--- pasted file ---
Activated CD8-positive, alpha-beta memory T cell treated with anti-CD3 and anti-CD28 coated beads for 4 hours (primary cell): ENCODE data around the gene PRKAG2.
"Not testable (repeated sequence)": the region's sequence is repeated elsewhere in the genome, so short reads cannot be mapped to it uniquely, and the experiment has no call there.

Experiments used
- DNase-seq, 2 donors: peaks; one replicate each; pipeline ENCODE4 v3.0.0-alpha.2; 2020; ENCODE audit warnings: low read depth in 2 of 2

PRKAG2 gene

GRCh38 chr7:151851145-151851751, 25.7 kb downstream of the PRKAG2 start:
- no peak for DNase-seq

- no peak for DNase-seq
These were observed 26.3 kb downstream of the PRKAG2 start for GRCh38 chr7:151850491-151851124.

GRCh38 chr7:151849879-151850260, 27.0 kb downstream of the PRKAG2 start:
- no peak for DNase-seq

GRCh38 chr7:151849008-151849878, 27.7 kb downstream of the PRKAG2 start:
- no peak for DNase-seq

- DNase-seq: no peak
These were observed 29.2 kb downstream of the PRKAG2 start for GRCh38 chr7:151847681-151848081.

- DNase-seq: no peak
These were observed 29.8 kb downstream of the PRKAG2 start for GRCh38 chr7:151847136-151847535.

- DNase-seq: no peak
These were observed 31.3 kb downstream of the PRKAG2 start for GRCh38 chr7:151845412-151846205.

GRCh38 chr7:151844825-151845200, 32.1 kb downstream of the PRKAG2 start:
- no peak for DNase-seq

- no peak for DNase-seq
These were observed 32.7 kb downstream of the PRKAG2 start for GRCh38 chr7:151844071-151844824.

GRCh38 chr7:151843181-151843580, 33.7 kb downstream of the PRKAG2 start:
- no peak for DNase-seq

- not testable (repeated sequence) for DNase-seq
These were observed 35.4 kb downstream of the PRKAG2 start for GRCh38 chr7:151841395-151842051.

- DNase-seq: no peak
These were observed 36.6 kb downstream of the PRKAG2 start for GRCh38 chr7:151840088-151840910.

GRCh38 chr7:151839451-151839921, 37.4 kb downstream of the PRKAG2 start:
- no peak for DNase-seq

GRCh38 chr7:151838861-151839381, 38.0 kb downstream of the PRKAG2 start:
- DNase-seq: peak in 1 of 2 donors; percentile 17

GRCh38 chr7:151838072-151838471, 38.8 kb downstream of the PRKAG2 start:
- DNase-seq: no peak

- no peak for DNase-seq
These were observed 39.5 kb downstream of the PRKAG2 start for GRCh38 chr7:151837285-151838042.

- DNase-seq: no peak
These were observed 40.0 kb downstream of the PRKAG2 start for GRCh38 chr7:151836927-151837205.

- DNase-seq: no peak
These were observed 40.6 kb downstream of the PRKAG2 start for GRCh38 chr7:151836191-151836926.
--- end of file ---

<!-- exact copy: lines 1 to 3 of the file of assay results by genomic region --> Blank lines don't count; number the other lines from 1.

Activated CD8-positive, alpha-beta memory T cell treated with anti-CD3 and anti-CD28 coated beads for 4 hours (primary cell): ENCODE data around the gene PRKAG2.
"Not testable (repeated sequence)": the region's sequence is repeated elsewhere in the genome, so short reads cannot be mapped to it uniquely, and the experiment has no call there.

Experiments used